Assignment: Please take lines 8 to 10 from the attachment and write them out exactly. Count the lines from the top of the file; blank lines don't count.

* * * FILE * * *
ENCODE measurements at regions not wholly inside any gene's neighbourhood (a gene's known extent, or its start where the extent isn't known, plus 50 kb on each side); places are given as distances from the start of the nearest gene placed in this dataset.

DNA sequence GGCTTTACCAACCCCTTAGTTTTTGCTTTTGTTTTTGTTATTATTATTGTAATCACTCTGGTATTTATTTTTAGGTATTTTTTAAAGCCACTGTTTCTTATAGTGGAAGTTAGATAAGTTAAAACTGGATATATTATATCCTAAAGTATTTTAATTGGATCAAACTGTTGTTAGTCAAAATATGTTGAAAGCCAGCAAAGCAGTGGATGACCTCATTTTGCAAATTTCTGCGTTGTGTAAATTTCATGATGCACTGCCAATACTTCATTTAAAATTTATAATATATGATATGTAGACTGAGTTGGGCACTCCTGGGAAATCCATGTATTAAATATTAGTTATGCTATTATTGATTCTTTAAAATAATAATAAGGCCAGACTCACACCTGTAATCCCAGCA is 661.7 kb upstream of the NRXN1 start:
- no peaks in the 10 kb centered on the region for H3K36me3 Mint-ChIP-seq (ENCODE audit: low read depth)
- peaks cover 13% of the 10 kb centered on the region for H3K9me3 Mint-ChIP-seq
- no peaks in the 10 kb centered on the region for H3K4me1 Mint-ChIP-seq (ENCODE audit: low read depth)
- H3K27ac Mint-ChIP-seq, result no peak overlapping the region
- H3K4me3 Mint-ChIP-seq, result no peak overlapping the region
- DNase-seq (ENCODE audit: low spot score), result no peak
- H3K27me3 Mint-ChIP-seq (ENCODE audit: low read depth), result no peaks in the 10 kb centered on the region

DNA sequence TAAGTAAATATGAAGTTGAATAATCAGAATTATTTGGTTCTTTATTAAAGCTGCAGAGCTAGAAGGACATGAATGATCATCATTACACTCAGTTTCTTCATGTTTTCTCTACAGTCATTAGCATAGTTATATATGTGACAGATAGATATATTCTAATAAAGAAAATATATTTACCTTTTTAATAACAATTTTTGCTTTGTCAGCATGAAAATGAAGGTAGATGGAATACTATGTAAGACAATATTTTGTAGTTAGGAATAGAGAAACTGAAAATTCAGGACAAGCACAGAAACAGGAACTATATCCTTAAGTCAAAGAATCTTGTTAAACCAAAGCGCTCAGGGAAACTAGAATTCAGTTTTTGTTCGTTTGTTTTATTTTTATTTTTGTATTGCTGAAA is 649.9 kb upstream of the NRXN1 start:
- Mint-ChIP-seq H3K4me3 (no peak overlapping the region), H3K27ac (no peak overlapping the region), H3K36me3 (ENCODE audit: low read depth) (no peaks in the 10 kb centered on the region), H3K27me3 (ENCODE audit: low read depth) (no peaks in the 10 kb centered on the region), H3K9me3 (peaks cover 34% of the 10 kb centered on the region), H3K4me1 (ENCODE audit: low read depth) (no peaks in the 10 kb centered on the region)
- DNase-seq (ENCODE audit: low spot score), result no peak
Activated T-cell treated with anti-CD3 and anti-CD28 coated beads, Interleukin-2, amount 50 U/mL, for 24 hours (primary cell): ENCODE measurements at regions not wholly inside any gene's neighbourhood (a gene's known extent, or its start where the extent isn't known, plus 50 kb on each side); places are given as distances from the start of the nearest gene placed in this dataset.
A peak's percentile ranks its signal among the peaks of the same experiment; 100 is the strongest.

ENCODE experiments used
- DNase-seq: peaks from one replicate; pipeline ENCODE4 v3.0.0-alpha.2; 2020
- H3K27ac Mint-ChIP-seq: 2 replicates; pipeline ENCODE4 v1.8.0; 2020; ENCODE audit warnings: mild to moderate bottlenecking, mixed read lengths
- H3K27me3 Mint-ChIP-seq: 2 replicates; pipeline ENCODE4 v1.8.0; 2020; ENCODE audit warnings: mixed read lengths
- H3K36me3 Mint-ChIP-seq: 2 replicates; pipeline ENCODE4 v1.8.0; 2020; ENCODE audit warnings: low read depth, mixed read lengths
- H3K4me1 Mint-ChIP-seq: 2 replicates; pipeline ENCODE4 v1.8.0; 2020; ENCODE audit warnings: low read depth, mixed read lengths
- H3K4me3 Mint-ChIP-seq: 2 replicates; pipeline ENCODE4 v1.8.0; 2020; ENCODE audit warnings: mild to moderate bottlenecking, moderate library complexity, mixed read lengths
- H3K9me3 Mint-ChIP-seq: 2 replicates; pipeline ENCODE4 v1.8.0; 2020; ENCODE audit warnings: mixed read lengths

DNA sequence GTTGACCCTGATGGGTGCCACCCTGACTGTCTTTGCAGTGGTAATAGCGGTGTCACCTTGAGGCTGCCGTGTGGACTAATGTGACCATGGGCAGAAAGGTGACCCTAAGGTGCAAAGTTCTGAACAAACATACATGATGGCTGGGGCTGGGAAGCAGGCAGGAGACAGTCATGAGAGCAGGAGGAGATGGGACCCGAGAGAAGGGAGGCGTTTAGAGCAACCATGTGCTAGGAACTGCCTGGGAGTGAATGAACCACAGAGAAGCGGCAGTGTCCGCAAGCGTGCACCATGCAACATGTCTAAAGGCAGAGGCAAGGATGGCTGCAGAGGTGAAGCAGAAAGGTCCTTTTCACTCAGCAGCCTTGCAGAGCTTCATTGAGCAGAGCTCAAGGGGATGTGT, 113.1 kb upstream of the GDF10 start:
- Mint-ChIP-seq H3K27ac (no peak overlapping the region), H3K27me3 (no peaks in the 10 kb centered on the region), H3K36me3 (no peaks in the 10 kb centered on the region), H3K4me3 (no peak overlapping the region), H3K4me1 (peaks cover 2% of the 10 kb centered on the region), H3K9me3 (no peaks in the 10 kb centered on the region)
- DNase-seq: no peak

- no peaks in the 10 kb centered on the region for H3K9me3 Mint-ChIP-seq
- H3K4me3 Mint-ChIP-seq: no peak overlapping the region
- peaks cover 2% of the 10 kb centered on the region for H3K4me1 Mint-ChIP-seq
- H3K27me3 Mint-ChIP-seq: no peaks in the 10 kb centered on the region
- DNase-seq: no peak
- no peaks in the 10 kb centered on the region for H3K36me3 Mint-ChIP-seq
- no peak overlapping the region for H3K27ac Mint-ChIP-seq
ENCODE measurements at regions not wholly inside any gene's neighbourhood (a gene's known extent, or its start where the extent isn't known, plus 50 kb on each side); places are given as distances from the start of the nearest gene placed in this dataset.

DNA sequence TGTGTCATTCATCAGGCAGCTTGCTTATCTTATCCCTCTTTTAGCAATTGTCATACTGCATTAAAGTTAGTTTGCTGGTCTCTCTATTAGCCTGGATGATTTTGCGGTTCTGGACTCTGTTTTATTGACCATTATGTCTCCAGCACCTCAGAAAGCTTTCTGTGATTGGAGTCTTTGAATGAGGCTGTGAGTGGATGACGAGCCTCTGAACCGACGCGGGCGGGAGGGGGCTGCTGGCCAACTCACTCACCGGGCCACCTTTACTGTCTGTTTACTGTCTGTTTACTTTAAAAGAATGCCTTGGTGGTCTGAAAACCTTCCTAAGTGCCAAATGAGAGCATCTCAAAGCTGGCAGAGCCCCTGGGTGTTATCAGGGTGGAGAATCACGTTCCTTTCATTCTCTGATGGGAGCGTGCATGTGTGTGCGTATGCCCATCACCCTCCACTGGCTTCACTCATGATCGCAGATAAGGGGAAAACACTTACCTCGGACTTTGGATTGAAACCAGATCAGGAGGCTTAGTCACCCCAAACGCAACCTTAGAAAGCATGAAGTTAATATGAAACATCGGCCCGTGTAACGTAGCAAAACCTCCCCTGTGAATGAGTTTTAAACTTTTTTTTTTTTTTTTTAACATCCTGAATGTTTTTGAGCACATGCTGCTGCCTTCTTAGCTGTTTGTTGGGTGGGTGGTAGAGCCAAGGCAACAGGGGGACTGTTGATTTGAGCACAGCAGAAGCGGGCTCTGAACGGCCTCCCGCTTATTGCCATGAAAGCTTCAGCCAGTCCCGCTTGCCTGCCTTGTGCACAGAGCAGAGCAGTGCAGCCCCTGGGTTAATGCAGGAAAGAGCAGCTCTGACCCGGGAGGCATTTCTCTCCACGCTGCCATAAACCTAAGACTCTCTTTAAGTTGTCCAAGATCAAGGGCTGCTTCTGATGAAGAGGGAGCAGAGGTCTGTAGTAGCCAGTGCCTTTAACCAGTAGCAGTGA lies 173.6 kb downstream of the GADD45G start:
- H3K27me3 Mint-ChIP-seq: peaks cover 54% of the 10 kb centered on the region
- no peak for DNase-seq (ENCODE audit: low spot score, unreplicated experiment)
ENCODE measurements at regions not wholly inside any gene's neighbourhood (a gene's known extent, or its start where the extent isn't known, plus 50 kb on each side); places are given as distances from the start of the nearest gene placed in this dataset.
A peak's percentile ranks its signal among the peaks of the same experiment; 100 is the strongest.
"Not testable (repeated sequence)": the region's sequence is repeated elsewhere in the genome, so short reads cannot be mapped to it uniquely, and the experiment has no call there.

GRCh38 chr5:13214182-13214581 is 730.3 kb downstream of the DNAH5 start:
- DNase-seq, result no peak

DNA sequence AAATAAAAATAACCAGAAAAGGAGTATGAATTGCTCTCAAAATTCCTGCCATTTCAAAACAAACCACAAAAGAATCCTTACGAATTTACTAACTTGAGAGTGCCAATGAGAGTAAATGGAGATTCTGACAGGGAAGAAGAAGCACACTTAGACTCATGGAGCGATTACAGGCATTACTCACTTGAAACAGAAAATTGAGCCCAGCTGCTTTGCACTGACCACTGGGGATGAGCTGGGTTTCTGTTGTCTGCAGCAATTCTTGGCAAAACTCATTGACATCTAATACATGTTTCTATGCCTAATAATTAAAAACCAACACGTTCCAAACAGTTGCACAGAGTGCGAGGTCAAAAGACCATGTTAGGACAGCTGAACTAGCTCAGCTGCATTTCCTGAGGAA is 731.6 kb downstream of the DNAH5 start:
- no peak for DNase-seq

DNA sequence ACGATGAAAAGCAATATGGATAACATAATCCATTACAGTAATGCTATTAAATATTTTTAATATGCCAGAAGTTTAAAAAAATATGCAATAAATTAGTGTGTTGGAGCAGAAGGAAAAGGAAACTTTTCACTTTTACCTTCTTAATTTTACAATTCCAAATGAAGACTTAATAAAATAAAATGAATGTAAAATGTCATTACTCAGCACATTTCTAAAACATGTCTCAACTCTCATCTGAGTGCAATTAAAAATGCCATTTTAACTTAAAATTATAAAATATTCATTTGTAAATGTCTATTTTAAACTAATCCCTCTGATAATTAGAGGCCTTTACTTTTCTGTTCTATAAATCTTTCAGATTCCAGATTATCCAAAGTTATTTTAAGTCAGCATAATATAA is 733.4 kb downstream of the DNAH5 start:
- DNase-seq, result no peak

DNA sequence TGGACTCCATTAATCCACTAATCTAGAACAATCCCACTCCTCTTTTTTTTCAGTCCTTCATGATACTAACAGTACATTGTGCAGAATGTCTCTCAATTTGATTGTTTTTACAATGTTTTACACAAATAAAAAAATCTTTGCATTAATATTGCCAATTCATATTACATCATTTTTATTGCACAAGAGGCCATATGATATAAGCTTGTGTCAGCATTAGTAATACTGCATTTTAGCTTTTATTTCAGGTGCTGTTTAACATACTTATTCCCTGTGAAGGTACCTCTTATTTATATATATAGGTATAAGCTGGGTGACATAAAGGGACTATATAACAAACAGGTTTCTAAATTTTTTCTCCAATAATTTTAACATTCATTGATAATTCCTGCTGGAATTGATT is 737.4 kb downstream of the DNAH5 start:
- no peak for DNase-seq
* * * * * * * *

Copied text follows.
- DNase-seq (ENCODE audit: low spot score), result no peak
- H3K27me3 Mint-ChIP-seq (ENCODE audit: low read depth), result no peaks in the 10 kb centered on the region

DNA sequence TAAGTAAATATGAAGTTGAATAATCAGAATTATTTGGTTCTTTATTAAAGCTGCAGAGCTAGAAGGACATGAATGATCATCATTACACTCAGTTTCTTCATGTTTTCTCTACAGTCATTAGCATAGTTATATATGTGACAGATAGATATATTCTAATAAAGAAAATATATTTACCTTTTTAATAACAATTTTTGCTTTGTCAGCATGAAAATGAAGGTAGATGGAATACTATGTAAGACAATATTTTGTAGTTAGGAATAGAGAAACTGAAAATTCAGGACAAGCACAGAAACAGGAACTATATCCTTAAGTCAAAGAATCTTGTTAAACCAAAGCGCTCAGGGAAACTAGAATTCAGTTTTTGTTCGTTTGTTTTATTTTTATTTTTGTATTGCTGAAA is 649.9 kb upstream of the NRXN1 start: